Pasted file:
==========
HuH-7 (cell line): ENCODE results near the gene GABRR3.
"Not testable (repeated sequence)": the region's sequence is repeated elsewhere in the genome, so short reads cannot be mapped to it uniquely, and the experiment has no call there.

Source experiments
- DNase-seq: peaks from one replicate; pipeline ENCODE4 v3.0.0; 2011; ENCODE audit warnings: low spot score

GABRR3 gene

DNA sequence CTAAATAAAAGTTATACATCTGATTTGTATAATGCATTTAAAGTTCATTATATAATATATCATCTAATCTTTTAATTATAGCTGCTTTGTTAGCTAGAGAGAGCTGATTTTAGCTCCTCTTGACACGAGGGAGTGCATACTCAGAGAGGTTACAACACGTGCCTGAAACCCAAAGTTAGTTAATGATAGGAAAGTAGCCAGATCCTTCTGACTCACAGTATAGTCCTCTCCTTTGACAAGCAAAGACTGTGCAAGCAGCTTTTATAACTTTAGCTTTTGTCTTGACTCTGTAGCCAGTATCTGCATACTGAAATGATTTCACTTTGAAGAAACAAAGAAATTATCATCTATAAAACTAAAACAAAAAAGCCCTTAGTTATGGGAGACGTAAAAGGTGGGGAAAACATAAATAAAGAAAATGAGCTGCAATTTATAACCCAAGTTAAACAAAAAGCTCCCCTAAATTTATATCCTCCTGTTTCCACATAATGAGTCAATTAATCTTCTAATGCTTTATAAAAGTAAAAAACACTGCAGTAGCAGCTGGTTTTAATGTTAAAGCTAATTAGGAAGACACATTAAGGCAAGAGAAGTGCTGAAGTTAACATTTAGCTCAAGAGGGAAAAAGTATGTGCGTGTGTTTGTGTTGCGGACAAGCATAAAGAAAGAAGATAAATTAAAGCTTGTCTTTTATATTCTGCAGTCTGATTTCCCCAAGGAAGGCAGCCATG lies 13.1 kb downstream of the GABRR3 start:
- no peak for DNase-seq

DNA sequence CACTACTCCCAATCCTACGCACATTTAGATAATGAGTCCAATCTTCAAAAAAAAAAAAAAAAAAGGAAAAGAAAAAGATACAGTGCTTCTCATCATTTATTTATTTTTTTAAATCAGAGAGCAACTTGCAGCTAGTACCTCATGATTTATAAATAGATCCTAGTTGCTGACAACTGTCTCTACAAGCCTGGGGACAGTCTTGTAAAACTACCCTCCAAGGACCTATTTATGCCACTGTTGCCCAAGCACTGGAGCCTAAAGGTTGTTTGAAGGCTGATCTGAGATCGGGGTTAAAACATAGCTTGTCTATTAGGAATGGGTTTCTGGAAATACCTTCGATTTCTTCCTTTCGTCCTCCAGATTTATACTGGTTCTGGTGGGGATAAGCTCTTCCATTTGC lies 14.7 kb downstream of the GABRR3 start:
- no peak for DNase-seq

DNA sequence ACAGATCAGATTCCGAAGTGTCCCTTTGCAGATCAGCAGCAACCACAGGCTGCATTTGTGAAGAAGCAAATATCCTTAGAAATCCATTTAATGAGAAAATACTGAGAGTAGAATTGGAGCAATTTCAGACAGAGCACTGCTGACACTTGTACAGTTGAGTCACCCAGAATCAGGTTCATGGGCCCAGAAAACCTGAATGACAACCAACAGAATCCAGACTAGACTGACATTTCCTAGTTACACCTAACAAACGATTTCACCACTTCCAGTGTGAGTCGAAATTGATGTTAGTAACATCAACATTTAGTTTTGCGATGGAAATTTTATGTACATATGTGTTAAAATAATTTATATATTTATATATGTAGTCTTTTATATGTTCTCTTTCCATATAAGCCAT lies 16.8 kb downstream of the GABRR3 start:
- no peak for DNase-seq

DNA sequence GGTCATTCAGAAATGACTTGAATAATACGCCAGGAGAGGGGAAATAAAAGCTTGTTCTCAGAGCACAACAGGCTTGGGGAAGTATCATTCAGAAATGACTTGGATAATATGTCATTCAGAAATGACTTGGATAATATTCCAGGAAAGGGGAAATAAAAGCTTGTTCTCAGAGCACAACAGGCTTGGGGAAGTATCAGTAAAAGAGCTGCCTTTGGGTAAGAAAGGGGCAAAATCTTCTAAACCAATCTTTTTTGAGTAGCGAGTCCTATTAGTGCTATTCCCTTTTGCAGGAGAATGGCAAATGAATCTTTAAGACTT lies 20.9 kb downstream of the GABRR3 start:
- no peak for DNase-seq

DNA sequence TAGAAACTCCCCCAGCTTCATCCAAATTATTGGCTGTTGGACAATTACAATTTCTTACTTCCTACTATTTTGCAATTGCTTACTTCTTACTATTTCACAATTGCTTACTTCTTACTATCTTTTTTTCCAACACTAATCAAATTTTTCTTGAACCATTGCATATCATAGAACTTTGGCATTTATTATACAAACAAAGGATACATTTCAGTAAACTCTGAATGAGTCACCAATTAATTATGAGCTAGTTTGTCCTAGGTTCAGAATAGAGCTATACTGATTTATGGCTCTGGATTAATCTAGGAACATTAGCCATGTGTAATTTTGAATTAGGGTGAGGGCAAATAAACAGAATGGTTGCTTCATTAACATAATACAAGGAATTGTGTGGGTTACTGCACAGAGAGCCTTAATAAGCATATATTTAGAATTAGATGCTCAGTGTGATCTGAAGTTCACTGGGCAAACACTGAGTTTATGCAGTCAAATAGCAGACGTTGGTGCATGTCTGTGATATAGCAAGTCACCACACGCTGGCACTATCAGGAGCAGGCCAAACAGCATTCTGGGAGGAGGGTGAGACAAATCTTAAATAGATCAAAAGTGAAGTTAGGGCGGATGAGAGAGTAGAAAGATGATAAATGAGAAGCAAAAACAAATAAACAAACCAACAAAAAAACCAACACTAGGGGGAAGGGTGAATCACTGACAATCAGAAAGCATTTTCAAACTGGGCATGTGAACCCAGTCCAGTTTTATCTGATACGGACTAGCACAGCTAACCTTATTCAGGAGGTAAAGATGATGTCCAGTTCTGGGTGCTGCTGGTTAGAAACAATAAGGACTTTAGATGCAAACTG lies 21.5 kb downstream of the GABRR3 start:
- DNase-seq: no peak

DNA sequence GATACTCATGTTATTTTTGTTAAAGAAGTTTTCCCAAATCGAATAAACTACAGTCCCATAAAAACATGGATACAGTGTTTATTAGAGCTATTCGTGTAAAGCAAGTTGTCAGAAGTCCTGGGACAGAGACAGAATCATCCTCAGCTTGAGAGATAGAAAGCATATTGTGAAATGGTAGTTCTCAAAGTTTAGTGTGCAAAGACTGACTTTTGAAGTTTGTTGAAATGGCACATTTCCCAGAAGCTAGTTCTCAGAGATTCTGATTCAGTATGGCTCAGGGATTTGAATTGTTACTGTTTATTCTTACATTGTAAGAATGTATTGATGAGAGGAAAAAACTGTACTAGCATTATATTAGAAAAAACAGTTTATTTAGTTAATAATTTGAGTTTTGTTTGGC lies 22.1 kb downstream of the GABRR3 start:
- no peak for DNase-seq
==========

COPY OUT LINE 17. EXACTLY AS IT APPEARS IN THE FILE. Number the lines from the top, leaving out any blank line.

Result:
- no peak for DNase-seq